Not included in Morrison’s plan is melding the title with Paul Dini’s Detective Comics in a similar fashion to that of Action Comics and Superman, both of which will crossover regularly beginning with James Robinson’s run in June.
“It’s fun for me to read Paul’s Batman which is quite different than mine,” said Morrison. “He does the done-in-one issues quite a lot, some really nice little mystery stories. And some great twists. And that brilliant Joker story. For me, it’s great the way it is and I would hate to have us merged together. I think for the fans, as well. It’s great to have ‘Batman,’ which is a great big, long Batman novel almost and then go over to Detective Comics and pick up short, snappy Batman stories that you can read every month. I think they work better like that and I wouldn’t want to get too involved in big crossovers.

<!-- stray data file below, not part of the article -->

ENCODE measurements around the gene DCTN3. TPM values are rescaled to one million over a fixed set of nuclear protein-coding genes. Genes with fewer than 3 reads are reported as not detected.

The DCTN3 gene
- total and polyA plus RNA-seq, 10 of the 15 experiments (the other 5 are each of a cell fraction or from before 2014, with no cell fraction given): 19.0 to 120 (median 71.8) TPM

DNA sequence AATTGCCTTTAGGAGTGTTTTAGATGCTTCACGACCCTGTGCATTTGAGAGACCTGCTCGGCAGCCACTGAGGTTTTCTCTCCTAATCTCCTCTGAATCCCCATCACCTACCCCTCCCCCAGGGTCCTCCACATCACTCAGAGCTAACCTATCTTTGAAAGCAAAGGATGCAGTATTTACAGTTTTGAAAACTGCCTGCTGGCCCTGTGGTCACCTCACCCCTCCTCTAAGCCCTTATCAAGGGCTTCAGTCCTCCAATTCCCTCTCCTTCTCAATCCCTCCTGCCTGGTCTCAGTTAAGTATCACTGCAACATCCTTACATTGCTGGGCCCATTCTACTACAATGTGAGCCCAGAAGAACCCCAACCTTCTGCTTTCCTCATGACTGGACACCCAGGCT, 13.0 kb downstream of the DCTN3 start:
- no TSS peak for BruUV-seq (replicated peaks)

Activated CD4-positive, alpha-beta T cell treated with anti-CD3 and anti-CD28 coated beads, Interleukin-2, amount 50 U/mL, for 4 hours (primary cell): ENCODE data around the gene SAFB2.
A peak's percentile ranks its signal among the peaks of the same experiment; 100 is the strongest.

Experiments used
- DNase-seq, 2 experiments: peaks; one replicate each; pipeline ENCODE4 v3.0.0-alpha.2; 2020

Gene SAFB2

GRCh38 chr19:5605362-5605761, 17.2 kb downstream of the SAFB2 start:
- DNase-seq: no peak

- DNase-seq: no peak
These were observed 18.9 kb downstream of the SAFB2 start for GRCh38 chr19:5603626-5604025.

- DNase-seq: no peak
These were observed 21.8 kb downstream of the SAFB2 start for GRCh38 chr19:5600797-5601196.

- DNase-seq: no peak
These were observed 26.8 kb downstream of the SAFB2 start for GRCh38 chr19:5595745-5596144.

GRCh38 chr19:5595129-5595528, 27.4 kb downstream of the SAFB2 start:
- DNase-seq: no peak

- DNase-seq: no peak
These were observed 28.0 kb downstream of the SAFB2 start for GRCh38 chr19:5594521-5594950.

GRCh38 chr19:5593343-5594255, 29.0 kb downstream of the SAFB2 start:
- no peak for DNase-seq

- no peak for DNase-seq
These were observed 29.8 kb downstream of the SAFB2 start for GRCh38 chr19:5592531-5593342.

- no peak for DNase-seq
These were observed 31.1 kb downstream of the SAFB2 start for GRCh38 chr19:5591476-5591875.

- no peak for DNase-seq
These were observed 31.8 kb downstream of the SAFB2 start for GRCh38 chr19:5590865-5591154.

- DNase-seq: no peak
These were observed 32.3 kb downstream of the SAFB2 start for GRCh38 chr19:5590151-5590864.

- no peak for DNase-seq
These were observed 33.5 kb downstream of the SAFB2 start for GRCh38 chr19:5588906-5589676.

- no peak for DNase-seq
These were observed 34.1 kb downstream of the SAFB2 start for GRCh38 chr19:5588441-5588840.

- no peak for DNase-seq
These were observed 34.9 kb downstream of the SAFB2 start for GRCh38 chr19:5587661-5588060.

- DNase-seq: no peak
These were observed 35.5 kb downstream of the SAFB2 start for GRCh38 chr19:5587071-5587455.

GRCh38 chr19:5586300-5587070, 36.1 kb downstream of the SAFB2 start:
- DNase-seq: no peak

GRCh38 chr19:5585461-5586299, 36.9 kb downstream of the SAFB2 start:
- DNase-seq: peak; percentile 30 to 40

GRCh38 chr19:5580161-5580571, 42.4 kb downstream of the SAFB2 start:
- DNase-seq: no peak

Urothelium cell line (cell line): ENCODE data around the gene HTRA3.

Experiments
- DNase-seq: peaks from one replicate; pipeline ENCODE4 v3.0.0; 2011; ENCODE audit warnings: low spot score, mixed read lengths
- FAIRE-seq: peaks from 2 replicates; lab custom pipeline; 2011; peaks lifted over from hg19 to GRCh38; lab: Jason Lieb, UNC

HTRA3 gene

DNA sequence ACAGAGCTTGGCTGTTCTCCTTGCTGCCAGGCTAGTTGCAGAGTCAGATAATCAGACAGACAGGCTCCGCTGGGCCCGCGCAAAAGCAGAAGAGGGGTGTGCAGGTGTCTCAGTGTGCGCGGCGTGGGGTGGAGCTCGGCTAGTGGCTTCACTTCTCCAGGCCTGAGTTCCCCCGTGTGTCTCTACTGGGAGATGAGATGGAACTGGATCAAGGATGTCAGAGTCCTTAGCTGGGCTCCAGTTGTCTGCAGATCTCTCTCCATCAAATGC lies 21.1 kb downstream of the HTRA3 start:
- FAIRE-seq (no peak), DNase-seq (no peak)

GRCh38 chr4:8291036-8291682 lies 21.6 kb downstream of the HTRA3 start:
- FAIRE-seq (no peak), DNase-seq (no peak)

|Also by Grant Morrison: Batman: Gothic and Arkham Asylum: A Serious House On Serious Earth|
“And you can kill him if you want to. But there is no way Green Lantern is that stupid.”
Asked if writing All Star Superman allowed him more leeway to create because it was set in its own universe as opposed to “Batman,” which is knee-deep in nearly 70 years of continuity, Morrison answered, “For me there is not too much difference because I consider All Star Superman to be kind of in continuity. It’s the last Superman story, wherever you want to place it. It’s at the end of his life. That’s where it takes place. So it kind of incorporates everything.
“And the approach with ‘Batman’ was to explore every single event that has happened to him, so I kind of took the same approach on both of them. In my own head, I imagine all the adventures happen to these guys and if you sat down and interviewed them, they’d be able to tell you about them. Batman would talk about when he fought the Monk, and when he fought Hush and it would all have happened in the same life. And Superman would have fought Doomsday and fought Luthor and fought the Ultrahumanite all in the same life.”
For more on All Star Superman check CBR News tomorrow for ALL STAR GRANT MORRISON Part III.